Today’s report on the involvement of Pakistan’s Inter-Services Intelligence directorate in the 2008 terror assault on Mumbai wins this month’s coveted Captain Louis Renault Award. Once the Indians got hold of David Headley for interrogation, it was only a matter of time before that story was printed. Oh, and Lashkar-e-Taiba/Jamaat-ud-Dawa chief Hafiz Saeed was also involved in the planning and execution of the Mumbai attack. From The Times of India:
Headley, who is being interrogated in the US by a team of NIA officials, has said that the notorious ISI was engaged with the Lashkar commanders responsible for the 26/11 carnage at “each and every stage of the plot”.
The account of the terrorist, who receed targets for Lashkar terrorists across the country, corroborates India’s stand about the involvement of Pakistani state actors in terrorism, trains the spotlight on LeT-ISI tandem, and explains Pakistan’s unwillingness to clamp down on the Lashkar leadership.
Headley has mentioned serving officers of Pakistan army – Major Sameer Ali, Major Iqbal and Major Haroon – as those who collaborated with the Lashkar terrorists. Major Sameer and Major Iqbal figured in the dossier India gave to Pakistani foreign secretary Salman Bashir.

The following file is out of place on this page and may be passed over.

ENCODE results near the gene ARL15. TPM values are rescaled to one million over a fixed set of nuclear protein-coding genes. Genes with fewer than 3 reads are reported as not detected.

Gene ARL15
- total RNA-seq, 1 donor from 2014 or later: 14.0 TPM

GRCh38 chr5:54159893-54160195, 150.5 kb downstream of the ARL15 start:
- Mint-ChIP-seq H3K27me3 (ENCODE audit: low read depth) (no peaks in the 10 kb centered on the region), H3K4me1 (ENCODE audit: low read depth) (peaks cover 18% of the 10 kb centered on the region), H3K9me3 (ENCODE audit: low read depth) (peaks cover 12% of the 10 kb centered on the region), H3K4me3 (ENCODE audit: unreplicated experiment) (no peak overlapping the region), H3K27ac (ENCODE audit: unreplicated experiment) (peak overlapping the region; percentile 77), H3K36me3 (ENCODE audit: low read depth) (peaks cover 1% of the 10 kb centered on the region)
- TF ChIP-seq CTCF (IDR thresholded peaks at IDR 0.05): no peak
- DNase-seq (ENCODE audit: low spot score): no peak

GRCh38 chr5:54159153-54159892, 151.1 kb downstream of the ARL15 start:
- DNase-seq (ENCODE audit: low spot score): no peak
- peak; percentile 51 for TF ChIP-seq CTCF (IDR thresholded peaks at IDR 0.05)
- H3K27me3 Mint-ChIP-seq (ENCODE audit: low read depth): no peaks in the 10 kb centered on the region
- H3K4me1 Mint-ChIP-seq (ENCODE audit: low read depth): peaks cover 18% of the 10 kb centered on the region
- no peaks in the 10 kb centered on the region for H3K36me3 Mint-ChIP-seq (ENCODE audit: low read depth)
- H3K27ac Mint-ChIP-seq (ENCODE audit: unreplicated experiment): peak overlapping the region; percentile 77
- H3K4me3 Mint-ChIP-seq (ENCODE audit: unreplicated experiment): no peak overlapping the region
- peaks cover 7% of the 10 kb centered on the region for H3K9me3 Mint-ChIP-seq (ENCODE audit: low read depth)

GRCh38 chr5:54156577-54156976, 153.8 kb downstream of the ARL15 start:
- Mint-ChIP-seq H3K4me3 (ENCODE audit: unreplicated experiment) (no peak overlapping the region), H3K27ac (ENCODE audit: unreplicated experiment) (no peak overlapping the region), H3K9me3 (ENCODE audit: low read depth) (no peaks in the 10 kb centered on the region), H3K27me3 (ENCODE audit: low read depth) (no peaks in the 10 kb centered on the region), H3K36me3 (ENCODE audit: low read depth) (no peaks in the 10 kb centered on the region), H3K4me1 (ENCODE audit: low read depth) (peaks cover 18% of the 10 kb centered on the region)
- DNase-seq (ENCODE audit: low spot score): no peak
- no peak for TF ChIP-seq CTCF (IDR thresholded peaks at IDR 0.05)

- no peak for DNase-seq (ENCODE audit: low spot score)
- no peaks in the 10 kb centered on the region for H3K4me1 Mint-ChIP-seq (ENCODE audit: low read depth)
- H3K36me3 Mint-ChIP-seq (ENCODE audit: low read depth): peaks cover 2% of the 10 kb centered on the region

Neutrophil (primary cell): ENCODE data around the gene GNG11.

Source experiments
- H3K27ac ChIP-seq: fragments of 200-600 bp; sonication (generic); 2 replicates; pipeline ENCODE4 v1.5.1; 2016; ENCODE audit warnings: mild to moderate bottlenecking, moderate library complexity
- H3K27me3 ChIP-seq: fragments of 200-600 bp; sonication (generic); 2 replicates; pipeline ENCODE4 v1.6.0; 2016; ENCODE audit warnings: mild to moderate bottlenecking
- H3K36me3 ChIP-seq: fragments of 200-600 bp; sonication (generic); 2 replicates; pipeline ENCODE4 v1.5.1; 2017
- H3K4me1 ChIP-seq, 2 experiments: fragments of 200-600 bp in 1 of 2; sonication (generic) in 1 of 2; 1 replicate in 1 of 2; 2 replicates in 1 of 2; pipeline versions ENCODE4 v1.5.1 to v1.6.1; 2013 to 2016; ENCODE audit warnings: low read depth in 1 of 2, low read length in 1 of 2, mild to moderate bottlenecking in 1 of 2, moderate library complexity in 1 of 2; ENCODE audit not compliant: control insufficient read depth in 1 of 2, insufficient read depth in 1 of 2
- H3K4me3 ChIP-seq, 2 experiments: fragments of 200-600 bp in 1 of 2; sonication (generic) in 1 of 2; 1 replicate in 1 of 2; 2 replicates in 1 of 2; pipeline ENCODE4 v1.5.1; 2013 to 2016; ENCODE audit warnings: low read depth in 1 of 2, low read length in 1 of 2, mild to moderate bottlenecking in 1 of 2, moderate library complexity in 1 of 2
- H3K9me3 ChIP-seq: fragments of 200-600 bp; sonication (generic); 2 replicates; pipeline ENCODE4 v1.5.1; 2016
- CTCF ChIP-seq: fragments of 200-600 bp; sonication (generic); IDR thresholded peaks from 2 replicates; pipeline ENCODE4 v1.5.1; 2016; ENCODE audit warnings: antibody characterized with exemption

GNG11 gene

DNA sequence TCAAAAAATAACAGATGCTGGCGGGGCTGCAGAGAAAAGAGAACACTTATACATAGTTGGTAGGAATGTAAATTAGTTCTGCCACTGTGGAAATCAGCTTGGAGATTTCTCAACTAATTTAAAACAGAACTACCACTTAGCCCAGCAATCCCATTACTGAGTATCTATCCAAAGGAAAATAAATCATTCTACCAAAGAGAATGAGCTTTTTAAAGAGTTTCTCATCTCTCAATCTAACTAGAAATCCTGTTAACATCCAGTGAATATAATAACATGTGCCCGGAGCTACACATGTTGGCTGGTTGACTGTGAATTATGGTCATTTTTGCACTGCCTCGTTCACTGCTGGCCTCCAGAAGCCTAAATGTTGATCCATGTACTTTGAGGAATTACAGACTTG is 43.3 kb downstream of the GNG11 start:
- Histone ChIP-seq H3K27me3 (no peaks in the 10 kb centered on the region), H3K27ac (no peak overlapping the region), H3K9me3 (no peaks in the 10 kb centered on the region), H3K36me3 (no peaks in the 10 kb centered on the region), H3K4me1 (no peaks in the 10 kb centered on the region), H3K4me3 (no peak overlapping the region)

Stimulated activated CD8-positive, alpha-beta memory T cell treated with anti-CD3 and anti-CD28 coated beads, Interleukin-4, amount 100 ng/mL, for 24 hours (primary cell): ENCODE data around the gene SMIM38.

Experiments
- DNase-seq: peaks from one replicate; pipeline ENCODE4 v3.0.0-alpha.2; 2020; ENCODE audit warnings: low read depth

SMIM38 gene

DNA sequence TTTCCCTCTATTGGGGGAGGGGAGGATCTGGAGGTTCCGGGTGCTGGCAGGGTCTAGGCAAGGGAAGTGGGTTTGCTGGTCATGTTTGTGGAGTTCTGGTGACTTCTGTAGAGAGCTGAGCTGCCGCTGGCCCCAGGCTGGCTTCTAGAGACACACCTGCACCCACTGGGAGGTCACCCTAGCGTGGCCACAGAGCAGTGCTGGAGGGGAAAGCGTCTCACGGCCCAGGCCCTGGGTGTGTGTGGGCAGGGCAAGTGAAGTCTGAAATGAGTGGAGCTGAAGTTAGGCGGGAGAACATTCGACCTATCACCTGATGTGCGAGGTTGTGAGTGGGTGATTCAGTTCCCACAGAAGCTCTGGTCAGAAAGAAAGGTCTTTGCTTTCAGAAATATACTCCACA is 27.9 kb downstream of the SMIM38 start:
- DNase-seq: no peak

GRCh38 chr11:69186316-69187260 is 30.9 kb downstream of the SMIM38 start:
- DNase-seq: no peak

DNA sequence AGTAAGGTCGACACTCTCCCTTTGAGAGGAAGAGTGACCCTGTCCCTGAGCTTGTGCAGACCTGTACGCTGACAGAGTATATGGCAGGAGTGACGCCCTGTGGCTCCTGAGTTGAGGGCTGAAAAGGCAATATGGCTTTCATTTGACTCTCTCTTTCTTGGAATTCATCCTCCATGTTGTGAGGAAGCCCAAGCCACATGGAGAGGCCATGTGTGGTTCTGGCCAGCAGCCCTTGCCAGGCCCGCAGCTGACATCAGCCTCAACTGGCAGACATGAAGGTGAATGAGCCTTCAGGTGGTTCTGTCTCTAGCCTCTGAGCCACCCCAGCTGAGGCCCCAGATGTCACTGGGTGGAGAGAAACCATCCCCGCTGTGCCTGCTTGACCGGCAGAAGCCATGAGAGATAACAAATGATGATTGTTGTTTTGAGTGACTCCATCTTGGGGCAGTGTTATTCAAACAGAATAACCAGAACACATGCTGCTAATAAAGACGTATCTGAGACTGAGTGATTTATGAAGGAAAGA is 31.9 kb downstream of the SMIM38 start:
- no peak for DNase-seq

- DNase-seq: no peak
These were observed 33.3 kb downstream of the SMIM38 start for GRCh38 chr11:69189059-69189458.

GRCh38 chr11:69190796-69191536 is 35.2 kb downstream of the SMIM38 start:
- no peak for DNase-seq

NIA’s sessions with Headley tally with what he is learnt to have told the FBI, including the crucial bit about Hafiz Saeed being in the loop through the plot.
Whether the disclosures that undercut its denial will lead Pakistan to step up its cooperation with the 26/11 probe remains unclear.
Home minister P Chidambaram is to demand voice samples of seven Lashkar commanders including Zakiur Rahman Lakhvi, Zarar Shah, Abu Al Qama and others when he meets his Pakistani counterpart Rehman Malik during his visit to Islamabad for the conference of home ministers from SAARC region. Pakistan has so far refused to give voice samples which could help investigators ascertain the identity of those who instructed the 26/11 attackers as they went about their deadly assignment.
After the heat was brought down on the ISI, the intel agency sought to deflect attention to al Qaeda. But as The Times of India explained, the attack was a feather in Lashkar-e-Taiba’s cap:
Headley has also spoken of how post-26/11, ISI wanted Lashkar to disown the Mumbai attack to turn the global attention away from the terror outfit that Pakistan considers to be an important strategic asset to be used against India. With Ajmal Kasab snared, and investigations by India and FBI homing in its nexus with Lashkar, ISI planned to blame the carnage on al-Qaida. It even prepared a list of 4-5 al-Qaida figures who were to be projected as the conspirators.
Significantly, the ploy did not work because of resistance from Lashkar leaders, particularly Zakiur Rahman Lakhvi, one of the 26/11 masterminds. Lashkar leaders who have proclaimed themselves to be innocent and have accused India of leveling baseless charges, felt that the increased notoriety after 26/11 had raised the terror profile of the group and was going to help them with recruitment and funds.
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